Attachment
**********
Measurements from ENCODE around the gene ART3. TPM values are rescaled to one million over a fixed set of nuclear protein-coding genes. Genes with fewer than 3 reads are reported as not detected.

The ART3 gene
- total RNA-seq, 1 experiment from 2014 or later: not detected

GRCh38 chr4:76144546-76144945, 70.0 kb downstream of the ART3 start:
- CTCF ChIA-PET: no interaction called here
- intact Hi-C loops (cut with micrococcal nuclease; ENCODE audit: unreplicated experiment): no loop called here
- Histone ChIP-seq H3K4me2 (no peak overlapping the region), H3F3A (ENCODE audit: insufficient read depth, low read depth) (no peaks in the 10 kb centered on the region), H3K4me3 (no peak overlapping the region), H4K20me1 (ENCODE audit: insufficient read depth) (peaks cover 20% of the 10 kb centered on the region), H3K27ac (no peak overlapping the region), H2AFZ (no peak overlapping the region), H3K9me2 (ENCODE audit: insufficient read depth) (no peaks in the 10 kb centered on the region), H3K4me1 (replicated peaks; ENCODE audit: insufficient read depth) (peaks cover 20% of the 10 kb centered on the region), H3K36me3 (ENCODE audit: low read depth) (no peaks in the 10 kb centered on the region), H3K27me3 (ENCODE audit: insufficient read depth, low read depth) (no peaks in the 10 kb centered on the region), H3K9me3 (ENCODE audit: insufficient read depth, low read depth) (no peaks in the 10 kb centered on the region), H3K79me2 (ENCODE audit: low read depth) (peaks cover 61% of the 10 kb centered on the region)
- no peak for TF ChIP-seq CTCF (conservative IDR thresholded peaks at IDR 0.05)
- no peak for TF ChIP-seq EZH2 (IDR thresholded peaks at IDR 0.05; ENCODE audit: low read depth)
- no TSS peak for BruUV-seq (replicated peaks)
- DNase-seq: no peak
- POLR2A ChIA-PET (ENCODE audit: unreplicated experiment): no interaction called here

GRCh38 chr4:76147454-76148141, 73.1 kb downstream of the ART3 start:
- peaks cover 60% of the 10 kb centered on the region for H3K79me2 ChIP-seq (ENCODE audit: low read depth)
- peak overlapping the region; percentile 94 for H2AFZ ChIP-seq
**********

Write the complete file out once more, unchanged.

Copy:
Measurements from ENCODE around the gene ART3. TPM values are rescaled to one million over a fixed set of nuclear protein-coding genes. Genes with fewer than 3 reads are reported as not detected.

The ART3 gene
- total RNA-seq, 1 experiment from 2014 or later: not detected

GRCh38 chr4:76144546-76144945, 70.0 kb downstream of the ART3 start:
- CTCF ChIA-PET: no interaction called here
- intact Hi-C loops (cut with micrococcal nuclease; ENCODE audit: unreplicated experiment): no loop called here
- Histone ChIP-seq H3K4me2 (no peak overlapping the region), H3F3A (ENCODE audit: insufficient read depth, low read depth) (no peaks in the 10 kb centered on the region), H3K4me3 (no peak overlapping the region), H4K20me1 (ENCODE audit: insufficient read depth) (peaks cover 20% of the 10 kb centered on the region), H3K27ac (no peak overlapping the region), H2AFZ (no peak overlapping the region), H3K9me2 (ENCODE audit: insufficient read depth) (no peaks in the 10 kb centered on the region), H3K4me1 (replicated peaks; ENCODE audit: insufficient read depth) (peaks cover 20% of the 10 kb centered on the region), H3K36me3 (ENCODE audit: low read depth) (no peaks in the 10 kb centered on the region), H3K27me3 (ENCODE audit: insufficient read depth, low read depth) (no peaks in the 10 kb centered on the region), H3K9me3 (ENCODE audit: insufficient read depth, low read depth) (no peaks in the 10 kb centered on the region), H3K79me2 (ENCODE audit: low read depth) (peaks cover 61% of the 10 kb centered on the region)
- no peak for TF ChIP-seq CTCF (conservative IDR thresholded peaks at IDR 0.05)
- no peak for TF ChIP-seq EZH2 (IDR thresholded peaks at IDR 0.05; ENCODE audit: low read depth)
- no TSS peak for BruUV-seq (replicated peaks)
- DNase-seq: no peak
- POLR2A ChIA-PET (ENCODE audit: unreplicated experiment): no interaction called here

GRCh38 chr4:76147454-76148141, 73.1 kb downstream of the ART3 start:
- peaks cover 60% of the 10 kb centered on the region for H3K79me2 ChIP-seq (ENCODE audit: low read depth)
- peak overlapping the region; percentile 94 for H2AFZ ChIP-seq